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Realism – What is real, anyhow?

English: Cover of the October 1920 issue of Po...

Cover of the October 1920 issue of Popular Science magazine, painted by American illustrator Norman Rockwell. It depicts an inventor working on a perpetual motion machine. (Photo credit: Wikipedia)

Realism is a term with several meanings. Here are three:

1- Creative work in arts and culture, known as “representations” that appear natural and accurate. The accuracy can be poetic or blunt, and may carry a political message.

Like most things, the definition of a realist artist is unclear. For instance, people still debate whether the American painter, Norman Rockwell, is a realist or not. Cristina Acosta says “To most non-artists, Norman Rockwell is perceived to be a Realist. He isn’t. And he is.”¹

2 – Realism is a philosophical view that external objects exist, even when not perceived by an observer. This is related to the question – “If a tree falls in a forest and no one hears it, does it make a sound?”

On this point I remember talking with a professor about the possibility of the world being a “field of stimuli” external to the observer. I was still pretty young and it was an abstract idea which, at the time, was fascinating to consider. Basically it means that the world as we perceive it isn’t always as we perceive it. But something is still there: The potential to be seen, heard, felt, smelt and tasted.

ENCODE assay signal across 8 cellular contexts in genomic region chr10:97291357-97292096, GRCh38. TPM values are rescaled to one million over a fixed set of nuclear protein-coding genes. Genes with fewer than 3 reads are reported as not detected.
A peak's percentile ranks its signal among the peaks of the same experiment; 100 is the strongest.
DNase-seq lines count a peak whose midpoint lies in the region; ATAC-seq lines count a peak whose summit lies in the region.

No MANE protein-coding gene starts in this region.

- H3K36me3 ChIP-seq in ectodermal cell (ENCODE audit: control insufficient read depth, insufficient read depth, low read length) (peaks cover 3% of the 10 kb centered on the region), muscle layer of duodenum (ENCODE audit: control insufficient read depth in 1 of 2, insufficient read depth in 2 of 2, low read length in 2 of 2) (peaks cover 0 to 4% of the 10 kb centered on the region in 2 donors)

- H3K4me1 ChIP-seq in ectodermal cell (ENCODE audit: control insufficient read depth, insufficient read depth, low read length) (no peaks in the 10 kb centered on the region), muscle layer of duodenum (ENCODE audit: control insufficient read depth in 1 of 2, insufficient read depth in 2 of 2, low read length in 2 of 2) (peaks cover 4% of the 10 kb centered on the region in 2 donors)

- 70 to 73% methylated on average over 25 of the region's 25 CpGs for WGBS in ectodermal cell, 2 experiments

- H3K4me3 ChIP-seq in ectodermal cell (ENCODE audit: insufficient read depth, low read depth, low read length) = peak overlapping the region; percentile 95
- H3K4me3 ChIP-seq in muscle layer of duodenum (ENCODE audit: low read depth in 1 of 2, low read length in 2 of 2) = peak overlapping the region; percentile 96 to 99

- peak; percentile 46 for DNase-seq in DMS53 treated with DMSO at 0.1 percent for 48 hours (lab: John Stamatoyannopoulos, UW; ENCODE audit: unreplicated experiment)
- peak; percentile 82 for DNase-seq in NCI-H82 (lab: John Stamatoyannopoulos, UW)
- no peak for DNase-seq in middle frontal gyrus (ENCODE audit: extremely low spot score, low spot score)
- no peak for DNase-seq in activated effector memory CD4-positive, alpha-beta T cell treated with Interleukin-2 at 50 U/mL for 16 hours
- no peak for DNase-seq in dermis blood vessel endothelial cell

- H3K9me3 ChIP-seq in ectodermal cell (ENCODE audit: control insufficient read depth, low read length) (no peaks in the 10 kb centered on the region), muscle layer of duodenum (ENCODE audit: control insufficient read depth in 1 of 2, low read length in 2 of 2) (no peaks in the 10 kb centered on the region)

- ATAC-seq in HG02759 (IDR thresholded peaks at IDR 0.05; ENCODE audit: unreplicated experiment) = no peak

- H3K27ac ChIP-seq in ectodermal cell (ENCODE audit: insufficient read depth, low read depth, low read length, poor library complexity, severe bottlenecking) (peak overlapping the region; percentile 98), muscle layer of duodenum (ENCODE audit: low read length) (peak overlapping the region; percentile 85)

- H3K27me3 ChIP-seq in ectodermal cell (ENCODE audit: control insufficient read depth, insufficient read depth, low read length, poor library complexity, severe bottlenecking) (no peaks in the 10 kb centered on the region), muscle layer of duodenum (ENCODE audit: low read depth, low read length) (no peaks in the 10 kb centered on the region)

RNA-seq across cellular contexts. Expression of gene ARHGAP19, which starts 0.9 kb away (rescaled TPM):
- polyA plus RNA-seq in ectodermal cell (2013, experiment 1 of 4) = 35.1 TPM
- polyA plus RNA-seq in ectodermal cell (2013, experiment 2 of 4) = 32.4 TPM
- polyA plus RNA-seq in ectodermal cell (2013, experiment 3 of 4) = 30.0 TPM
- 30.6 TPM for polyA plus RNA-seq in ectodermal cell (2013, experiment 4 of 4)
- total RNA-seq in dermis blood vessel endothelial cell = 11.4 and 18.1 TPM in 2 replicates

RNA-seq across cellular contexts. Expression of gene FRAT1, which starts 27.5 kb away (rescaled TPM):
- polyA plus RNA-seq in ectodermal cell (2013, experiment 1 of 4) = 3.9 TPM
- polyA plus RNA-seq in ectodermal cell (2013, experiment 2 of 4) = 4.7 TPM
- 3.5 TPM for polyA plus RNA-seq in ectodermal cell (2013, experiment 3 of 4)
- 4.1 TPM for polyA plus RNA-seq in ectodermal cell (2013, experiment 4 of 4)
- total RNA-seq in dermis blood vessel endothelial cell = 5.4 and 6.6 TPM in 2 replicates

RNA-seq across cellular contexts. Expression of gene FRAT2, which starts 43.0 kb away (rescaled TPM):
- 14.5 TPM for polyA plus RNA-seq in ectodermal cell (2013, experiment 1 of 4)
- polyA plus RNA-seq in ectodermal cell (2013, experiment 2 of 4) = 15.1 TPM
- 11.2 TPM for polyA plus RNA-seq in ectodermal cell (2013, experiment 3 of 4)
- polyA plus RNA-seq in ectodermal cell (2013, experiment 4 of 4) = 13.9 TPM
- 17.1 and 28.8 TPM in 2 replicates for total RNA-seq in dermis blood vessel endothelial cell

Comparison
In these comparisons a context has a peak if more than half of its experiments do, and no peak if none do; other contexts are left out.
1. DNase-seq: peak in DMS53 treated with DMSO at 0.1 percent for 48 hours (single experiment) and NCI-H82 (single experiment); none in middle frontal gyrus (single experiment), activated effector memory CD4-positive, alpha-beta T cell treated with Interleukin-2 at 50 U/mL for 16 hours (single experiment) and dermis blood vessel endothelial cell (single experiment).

Little did I know that philosophers and physicists had been thinking along the same lines for many years. Well, actually, I did know. I was beginning to find out. But my discoveries were not only conceptual but also experiential. And it wasn’t always fun and games, to put it mildly. Looking back I can see that I was entering into a pivotal period of personal growth. And this leads, in a sense, to the third definition.

3 – In theology, realism is the belief that universal essences are more real than any individual temporal manifestation. An early version of this view is outlined in Plato‘s theory of eternal, unchanging Forms. After that, Medieval theologians adapted Plato’s theory to fit with Christian belief (Plato living well before the earthly Jesus).